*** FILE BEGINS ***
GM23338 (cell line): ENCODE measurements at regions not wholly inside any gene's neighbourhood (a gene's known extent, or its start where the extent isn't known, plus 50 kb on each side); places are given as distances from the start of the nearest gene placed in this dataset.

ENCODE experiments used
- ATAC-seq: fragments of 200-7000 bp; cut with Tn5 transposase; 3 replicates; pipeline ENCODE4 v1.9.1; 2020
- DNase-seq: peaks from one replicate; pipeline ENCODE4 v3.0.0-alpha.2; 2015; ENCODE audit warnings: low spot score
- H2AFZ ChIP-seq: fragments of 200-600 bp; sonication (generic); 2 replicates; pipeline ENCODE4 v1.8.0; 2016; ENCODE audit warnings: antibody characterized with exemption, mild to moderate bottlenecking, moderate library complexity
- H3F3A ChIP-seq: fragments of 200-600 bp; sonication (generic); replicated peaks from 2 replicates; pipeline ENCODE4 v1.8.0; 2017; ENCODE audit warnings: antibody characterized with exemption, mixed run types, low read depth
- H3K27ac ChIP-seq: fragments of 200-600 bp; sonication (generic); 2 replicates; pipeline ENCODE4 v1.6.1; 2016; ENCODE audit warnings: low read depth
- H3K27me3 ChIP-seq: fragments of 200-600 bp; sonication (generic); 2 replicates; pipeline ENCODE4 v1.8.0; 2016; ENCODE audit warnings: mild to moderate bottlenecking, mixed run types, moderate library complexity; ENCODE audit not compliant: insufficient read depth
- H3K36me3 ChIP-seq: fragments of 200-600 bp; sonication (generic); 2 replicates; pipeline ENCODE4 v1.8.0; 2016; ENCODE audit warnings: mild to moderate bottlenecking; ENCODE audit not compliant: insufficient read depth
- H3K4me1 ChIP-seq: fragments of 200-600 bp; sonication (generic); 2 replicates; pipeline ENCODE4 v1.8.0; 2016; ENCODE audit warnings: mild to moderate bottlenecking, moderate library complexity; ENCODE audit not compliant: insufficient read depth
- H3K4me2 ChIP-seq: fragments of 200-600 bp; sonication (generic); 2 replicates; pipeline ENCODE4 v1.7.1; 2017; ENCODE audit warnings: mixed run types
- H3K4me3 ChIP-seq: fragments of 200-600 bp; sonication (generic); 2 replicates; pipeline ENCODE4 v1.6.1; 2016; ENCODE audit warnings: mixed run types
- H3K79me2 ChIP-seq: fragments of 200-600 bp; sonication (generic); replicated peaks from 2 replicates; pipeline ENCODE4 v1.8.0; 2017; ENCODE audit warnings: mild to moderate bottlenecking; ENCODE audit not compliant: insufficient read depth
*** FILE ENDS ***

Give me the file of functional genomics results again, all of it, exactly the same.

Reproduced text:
GM23338 (cell line): ENCODE measurements at regions not wholly inside any gene's neighbourhood (a gene's known extent, or its start where the extent isn't known, plus 50 kb on each side); places are given as distances from the start of the nearest gene placed in this dataset.

ENCODE experiments used
- ATAC-seq: fragments of 200-7000 bp; cut with Tn5 transposase; 3 replicates; pipeline ENCODE4 v1.9.1; 2020
- DNase-seq: peaks from one replicate; pipeline ENCODE4 v3.0.0-alpha.2; 2015; ENCODE audit warnings: low spot score
- H2AFZ ChIP-seq: fragments of 200-600 bp; sonication (generic); 2 replicates; pipeline ENCODE4 v1.8.0; 2016; ENCODE audit warnings: antibody characterized with exemption, mild to moderate bottlenecking, moderate library complexity
- H3F3A ChIP-seq: fragments of 200-600 bp; sonication (generic); replicated peaks from 2 replicates; pipeline ENCODE4 v1.8.0; 2017; ENCODE audit warnings: antibody characterized with exemption, mixed run types, low read depth
- H3K27ac ChIP-seq: fragments of 200-600 bp; sonication (generic); 2 replicates; pipeline ENCODE4 v1.6.1; 2016; ENCODE audit warnings: low read depth
- H3K27me3 ChIP-seq: fragments of 200-600 bp; sonication (generic); 2 replicates; pipeline ENCODE4 v1.8.0; 2016; ENCODE audit warnings: mild to moderate bottlenecking, mixed run types, moderate library complexity; ENCODE audit not compliant: insufficient read depth
- H3K36me3 ChIP-seq: fragments of 200-600 bp; sonication (generic); 2 replicates; pipeline ENCODE4 v1.8.0; 2016; ENCODE audit warnings: mild to moderate bottlenecking; ENCODE audit not compliant: insufficient read depth
- H3K4me1 ChIP-seq: fragments of 200-600 bp; sonication (generic); 2 replicates; pipeline ENCODE4 v1.8.0; 2016; ENCODE audit warnings: mild to moderate bottlenecking, moderate library complexity; ENCODE audit not compliant: insufficient read depth
- H3K4me2 ChIP-seq: fragments of 200-600 bp; sonication (generic); 2 replicates; pipeline ENCODE4 v1.7.1; 2017; ENCODE audit warnings: mixed run types
- H3K4me3 ChIP-seq: fragments of 200-600 bp; sonication (generic); 2 replicates; pipeline ENCODE4 v1.6.1; 2016; ENCODE audit warnings: mixed run types
- H3K79me2 ChIP-seq: fragments of 200-600 bp; sonication (generic); replicated peaks from 2 replicates; pipeline ENCODE4 v1.8.0; 2017; ENCODE audit warnings: mild to moderate bottlenecking; ENCODE audit not compliant: insufficient read depth